Responses to the Academic Library 2.0 Model

The Other Librarian has an interesting criticism of Michael Habib’s revised Academic Library 2.0 Model – that it is too library-centric. This is a good point. The Other Librarian writes that “If Library 2.0 is going to be a model for anything, it has to include the introspective account that “Library” is not even (and never will be) close to the centre of most people’s daily lives.” I think that this is a point that we must all remember. From a conceptual standpoint however, I think that we need to have the library in the middle of this model. Those of us trying to . . .

(Dramatic aside – In the middle of typing this post, a big, scary bat did a dive bomb at my head in my living room. I had to call my husband to come home and capture it. By the way, I get the all bugs and sometimes the mice and he gets the bats – quite equitable. This is the second bat in the house this week. You might be quite right if you think I’m not sleeping too well this week. – end of dramatic aside)

Those of us trying to apply the concepts of library 2.0 to our library services are starting from the library. The library is what we have to work with. So, the library is our center. But from there, we need to remember that it isn’t the center for our patrons.

In another post, Remaining Relevant wonders about how this model would look for public libraries. I agree that the model may be much more complex since public libraries generally have a more diverse and larger patron base.


2 Responses to Responses to the Academic Library 2.0 Model

  1. I’m realizing that I ought to put my real name in my blog. 🙂

    I gotta quote Karen Schneider on this one (

    “The OPAC is not the sun. The OPAC is at best a distant planet, every year moving farther from the orbit of its solar system.

    The user is the sun.”

    I believe that you can replace OPAC with library. Library 2.0, to my mind, is the warm fuzzy feeling that the user gets when we do our job right.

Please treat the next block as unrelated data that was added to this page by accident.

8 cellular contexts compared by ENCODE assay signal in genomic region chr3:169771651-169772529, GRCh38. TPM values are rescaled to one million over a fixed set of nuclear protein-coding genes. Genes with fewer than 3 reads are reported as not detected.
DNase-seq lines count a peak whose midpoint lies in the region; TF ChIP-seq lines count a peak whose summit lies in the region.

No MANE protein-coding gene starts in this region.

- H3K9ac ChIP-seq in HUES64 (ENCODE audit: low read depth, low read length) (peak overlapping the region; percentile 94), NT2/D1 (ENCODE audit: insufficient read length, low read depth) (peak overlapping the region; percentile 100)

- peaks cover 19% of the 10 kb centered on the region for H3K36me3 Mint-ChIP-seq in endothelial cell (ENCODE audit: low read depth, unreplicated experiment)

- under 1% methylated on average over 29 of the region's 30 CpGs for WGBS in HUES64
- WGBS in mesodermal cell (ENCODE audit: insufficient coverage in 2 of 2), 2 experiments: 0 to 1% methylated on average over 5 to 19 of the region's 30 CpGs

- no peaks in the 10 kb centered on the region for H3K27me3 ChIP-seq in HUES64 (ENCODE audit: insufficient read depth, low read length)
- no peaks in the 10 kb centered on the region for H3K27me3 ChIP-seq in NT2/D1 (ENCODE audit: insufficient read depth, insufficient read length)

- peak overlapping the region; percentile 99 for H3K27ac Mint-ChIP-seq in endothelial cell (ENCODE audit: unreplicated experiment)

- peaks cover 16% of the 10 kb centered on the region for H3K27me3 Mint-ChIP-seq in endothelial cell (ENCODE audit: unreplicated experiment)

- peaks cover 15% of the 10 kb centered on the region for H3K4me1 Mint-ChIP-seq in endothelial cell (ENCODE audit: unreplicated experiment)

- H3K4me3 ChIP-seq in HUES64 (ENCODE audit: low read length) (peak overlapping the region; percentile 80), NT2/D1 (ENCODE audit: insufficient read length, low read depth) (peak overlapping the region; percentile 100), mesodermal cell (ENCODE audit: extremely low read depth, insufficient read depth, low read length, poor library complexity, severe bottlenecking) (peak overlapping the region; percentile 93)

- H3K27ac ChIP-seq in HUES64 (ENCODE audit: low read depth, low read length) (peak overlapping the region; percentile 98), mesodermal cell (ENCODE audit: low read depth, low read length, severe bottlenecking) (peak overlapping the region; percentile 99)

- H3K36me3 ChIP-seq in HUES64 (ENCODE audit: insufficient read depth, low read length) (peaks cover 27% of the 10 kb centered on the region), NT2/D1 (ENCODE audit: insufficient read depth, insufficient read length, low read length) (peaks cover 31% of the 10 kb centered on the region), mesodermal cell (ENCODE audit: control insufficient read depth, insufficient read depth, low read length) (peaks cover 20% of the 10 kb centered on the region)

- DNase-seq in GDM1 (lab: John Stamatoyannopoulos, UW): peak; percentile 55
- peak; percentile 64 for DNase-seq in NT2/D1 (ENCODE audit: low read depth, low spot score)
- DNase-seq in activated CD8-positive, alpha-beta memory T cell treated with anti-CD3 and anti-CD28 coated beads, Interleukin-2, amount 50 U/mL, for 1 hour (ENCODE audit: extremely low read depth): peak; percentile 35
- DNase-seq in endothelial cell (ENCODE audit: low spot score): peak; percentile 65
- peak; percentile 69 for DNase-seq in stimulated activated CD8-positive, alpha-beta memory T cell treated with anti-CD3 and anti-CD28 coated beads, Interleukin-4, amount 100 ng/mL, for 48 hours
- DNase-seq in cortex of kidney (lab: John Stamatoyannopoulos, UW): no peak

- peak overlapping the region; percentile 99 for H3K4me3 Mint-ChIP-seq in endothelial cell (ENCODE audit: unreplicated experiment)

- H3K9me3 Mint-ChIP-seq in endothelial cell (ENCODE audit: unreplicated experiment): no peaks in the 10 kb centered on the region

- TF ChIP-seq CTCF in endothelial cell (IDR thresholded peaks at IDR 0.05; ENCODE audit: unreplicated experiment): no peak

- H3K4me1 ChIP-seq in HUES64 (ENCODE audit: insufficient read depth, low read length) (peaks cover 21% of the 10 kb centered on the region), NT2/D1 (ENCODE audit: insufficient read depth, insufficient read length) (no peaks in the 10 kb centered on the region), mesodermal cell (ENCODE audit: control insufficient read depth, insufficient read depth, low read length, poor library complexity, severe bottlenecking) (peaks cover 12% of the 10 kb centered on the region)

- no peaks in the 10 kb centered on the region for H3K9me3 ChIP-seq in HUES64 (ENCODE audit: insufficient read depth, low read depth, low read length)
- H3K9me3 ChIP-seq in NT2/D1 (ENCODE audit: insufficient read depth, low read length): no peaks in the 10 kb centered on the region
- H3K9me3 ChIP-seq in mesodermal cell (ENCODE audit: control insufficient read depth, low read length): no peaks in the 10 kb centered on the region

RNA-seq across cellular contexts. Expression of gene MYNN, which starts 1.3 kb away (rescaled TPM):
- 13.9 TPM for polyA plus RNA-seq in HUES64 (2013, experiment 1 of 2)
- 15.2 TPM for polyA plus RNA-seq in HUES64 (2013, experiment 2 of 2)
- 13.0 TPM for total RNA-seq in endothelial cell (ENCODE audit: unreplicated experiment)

I also believe there are very good ways to approach services beginning with the user. If the “library is what we have to work with,” then it is a constraint on a 2.0 world. Much better to focus on the strengths of the community and build on them. Also to think about libraries beyond the (both real and conceptual) bricks and mortar.

    I think we also have to think about libraries as being beyond the real and conceptual “academic,” “special” and “public.”

    This does inspire me to try and do a model myself, though.

  2. Thanks for the defence Jennifer. I responded to Ryan’s original post in a comment on his site.


    I believe that public, academic, and special library distinctions stem directly from the different user groups served. Academic libraries do serve students, faculty and researchers and this does effect how their services might be different from a public libraries.

    I believe library is a valuable concept and should be our starting point. However, I also agree that libraries are beyonf the real and conceptual bricks and morter. Libraries have a strond tradition of public service that we need to learn from. Libraries provide unique services to our patrons. While we need to move forward and adapt to changing needs of our users, it is important to remember our original values. We cannot be all things to all people, which means that we are working with real constraints. Library 2.0 is in part then deciding how to expand our services in a way that meets our users needs while maintaining our unique identity. I hope that the general Library 2.0 model I am working on will speak to some of your points.

    I look forward to seeing your models. I think this is a valuable conversation to be having and new perspectives are important in these still early stages of development.

    This said, thank you both for your comments.

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